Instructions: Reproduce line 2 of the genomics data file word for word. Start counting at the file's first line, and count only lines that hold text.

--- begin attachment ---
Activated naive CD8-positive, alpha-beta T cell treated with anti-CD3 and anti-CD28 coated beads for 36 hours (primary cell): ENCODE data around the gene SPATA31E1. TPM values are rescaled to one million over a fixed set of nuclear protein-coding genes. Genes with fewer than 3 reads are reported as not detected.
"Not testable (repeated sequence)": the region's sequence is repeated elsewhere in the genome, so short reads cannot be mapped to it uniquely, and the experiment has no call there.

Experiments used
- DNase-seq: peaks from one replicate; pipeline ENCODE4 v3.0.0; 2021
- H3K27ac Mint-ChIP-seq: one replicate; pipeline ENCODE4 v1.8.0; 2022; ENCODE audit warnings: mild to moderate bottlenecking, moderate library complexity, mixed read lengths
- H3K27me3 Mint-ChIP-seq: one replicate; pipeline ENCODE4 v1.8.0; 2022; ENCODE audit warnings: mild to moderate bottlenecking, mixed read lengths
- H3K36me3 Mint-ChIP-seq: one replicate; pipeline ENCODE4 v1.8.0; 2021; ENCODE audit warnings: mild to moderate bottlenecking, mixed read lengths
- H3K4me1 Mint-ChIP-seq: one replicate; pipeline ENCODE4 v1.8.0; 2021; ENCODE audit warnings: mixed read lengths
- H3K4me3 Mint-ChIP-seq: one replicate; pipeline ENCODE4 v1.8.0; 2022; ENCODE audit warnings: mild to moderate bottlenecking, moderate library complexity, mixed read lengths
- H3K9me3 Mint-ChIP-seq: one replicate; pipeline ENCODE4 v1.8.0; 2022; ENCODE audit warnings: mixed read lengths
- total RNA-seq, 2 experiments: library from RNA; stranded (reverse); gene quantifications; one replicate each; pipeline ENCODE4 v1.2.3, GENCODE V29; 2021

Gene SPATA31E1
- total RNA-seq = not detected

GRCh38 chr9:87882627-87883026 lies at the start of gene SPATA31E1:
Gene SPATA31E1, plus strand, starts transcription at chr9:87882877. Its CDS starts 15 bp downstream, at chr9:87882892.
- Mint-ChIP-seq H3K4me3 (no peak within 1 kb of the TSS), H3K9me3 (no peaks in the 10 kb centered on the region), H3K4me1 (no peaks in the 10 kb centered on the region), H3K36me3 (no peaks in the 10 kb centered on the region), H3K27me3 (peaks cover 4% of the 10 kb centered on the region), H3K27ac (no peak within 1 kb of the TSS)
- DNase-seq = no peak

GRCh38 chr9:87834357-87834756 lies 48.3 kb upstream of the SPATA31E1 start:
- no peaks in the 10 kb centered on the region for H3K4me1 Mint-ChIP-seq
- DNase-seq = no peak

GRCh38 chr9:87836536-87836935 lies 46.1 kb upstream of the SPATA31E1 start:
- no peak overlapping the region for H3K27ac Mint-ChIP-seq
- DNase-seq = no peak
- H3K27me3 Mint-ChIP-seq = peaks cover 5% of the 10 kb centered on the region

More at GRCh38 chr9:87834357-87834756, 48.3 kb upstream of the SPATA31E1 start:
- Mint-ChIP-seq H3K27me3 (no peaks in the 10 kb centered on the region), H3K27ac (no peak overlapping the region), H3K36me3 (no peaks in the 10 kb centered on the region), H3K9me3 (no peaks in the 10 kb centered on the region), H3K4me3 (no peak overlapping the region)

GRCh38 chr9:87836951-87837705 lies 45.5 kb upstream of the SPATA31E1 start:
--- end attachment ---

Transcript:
"Not testable (repeated sequence)": the region's sequence is repeated elsewhere in the genome, so short reads cannot be mapped to it uniquely, and the experiment has no call there.